Throwback to Stalin era? Russia picks new date to mark end of WWII in the Pacific

When exactly did World War II end in the Pacific? Russia now has a different answer to that question than the West.

In mid-April, Russia's parliament voted to move the day commemorating the end of World War II in Asia from September 2 to 3, arguing they wanted to do the few veterans still alive a favor. After the end of the war, they had been awarded medals engraved with the words "For the victory over Japan" and the date September 3.

Read more: Japan marks 75th anniversary of end of World War II

Short war, long legacy

In Asia, World War II ended 75 years ago with the capitulation of the Japanese Empire on August 15, 1945. On September 2, a document was formally signed aboard the USS Missouri. Moscow only entered the war against Japan on August 8, 1945 in a move that scrapped the 1941 Japanese-Soviet Neutrality Pact. At the Yalta Conference in February 1945, Josef Stalin had agreed the Soviet Union would join the Allies — the United States and Britain — in the war against Japan. About 1.5 million Red Army soldiers fought against Japanese troops in Manchuria in northeastern China. More than 12,000 Red Army soldiers died in a battle that lasted only a few days.

Read more: The Yalta Conference, where the postwar world began

It came as a "real shock" to Japan when the Soviets joined the war, Takuma Melber of the Heidelberg Center for Transcultural Studies told DW. The historian agreed with his US colleague Tsuyoshi Hasegawa that most likely the Soviet declaration of war was "ultimately more decisive for Japan's capitulation" than the two nuclear bombs the US dropped on Japan on August 6 and 9, 1945. By then, the Japanese military was "finished" anyway, and Russia, Melber said, simply sped up the surrender.

The consequences of the Soviet-Japanese war continue to shape relations between the two countries to this day. At the time, the Soviet Union expanded its territory in the Far East, to the southern part of Sakhalin Island and the Kuril Islands. Japan does not recognize four of the islands as Russian territory and would like to negotiate their return — to no avail. A peace treaty has yet to be signed.

Renunciation of the West, move towards China

During the Soviet era, memories of the Pacific War were overshadowed by the Great Patriotic War, the term Russia used for the fight against Nazi Germany. September 3, the day of victory over Japan, was added to the list of public holidays in 1945, but it was removed again in 1947 and forgotten.

In the mid-1990s, September 2 was officially listed as the end of the Second World War in a law on Russian memorial days. At that time, Russia formally held the same view as the West. Russia was in fact very pro-Western back then. That has long since changed. Under President Vladimir Putin, the Stalin cult has experienced a new heyday. "This is about a further dismantling of the symbolic legacy of the 1990s," says DW columnist Konstantin Eggert.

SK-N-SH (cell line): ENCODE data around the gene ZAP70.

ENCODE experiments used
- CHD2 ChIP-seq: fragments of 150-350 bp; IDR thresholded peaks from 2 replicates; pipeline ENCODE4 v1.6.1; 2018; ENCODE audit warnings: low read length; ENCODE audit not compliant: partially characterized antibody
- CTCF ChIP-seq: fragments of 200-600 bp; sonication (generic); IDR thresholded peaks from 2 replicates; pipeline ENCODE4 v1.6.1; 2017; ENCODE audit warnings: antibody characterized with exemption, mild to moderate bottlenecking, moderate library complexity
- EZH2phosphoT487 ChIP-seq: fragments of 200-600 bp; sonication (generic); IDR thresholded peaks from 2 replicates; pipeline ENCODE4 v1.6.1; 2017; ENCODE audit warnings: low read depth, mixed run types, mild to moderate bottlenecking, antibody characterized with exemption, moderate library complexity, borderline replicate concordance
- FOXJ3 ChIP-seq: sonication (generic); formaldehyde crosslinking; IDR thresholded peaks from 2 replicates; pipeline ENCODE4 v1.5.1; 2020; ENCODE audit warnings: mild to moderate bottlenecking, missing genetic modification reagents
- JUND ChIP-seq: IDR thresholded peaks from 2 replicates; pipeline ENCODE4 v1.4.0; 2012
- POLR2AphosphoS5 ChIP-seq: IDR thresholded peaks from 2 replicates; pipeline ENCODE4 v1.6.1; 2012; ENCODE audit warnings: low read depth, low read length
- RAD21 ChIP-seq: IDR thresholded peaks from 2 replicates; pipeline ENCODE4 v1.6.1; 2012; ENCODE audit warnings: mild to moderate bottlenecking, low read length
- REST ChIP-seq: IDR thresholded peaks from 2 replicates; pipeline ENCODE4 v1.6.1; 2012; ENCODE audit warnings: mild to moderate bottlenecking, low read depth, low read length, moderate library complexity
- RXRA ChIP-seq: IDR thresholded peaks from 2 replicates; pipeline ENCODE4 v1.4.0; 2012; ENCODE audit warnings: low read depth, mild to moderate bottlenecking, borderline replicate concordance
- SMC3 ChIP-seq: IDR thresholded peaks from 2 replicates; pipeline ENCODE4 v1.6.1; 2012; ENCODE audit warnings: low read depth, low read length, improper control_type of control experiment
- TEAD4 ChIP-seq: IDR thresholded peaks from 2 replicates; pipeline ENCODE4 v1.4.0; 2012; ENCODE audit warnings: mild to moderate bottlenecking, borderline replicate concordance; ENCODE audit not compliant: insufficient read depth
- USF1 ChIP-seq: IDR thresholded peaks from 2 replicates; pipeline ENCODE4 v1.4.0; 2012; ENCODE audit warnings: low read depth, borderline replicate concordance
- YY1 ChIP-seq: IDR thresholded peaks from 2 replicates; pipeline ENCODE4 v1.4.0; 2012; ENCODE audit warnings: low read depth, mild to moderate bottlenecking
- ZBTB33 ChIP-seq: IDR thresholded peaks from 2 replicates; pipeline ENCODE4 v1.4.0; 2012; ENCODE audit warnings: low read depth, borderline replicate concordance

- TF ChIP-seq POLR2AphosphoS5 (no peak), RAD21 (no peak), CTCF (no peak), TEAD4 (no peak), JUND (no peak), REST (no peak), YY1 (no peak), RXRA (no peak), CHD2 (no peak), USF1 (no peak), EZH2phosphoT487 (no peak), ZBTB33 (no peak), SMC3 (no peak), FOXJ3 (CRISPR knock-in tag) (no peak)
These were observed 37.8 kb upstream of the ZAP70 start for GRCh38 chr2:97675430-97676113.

On the one hand, moving the date back is "a demonstration of power and a pointer for Tokyo concerning the dispute over the Kuril Islands and the question of dominance in the Asia-Pacific region," said Takuma Melber. On the other hand, Putin deliberately brings into play a Stalinist tradition of remembrance by commemorating and celebrating the victory on September 3, he added. The move can also be interpreted as Russia turning its back on the West, above all the US, and moving closer to China, which also celebrates the end of the war on September 3. According to Melber, Russia now to a certain degree "matches China in terms of memory policy and symbolism."

Russia's history policy under Putin may be one of the reasons for Moscow's decision. Second World War remembrance has been turned into a key factor to shape identity. Victory Day on May 9 is considered the most important national holiday.

Memories of the Beslan school hostage crisis

The new date has been criticized because it stands for another event in recent Russian history, the Beslan school hostage crisis. On September 1, 2004, Chechen rebels took hostage an entire school in Beslan, a city in the Russian constituent Republic of North Ossetia-Alania. More than 330 people, most of them children, died in an attempted rescue operation on September 3. Since then, Russia has celebrated solidarity in the fight against terrorism on this date and commemorated the victims.

The Mothers of Beslan nongovernmental organization has appealed to Putin to refrain from the change, arguing the conflict between a joyful and a sad event is obvious. The North Ossetia authorities said they fully understood people celebrating in other regions but did not want to participate and would prefer to keep alive the memory of the Beslan victims. Even the Russian president's Human Rights Council urged rethinking moving the the Second World War commemoration to the day of the Beslan tragedy. The appeals went unheard.